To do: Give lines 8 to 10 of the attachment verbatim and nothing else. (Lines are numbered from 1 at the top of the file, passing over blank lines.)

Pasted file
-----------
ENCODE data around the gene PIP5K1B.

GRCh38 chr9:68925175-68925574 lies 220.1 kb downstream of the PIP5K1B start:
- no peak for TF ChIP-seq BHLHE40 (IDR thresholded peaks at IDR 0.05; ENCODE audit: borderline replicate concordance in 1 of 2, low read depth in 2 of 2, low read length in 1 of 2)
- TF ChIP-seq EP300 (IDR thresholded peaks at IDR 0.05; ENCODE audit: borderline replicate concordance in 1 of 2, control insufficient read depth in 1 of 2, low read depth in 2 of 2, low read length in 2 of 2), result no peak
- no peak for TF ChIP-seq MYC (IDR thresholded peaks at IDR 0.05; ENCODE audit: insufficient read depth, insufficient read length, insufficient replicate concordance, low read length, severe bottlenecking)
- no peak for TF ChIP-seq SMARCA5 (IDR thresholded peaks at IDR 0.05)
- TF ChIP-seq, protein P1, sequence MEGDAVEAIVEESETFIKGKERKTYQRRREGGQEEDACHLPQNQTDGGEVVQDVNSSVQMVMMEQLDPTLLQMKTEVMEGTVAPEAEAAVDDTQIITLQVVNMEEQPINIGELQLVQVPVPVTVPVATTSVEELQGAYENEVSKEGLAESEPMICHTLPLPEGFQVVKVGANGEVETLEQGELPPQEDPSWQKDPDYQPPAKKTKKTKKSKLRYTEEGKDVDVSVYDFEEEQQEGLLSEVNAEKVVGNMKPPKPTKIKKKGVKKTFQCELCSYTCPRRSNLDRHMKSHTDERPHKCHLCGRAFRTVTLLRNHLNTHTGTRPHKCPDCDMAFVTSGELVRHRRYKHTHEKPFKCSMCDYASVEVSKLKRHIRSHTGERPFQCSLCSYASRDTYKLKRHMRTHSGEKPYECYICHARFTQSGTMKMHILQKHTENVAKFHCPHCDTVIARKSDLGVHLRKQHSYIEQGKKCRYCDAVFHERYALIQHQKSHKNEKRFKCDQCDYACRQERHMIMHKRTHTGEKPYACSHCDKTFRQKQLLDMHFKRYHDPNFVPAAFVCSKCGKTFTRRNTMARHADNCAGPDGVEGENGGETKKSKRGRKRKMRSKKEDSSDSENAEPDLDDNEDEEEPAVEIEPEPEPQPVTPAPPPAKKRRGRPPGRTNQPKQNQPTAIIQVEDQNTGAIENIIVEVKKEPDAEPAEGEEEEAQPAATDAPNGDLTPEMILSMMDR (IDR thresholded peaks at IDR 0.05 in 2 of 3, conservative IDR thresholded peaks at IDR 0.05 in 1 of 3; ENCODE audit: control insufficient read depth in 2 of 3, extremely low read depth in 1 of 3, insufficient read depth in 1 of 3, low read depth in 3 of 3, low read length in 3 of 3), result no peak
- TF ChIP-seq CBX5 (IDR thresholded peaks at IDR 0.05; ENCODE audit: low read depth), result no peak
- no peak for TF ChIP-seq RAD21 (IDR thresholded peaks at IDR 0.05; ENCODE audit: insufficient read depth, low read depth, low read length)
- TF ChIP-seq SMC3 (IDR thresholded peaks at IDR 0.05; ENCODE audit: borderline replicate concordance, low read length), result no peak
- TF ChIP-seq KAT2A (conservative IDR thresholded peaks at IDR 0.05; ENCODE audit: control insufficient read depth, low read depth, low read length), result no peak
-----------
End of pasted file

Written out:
- TF ChIP-seq CBX5 (IDR thresholded peaks at IDR 0.05; ENCODE audit: low read depth), result no peak
- no peak for TF ChIP-seq RAD21 (IDR thresholded peaks at IDR 0.05; ENCODE audit: insufficient read depth, low read depth, low read length)
- TF ChIP-seq SMC3 (IDR thresholded peaks at IDR 0.05; ENCODE audit: borderline replicate concordance, low read length), result no peak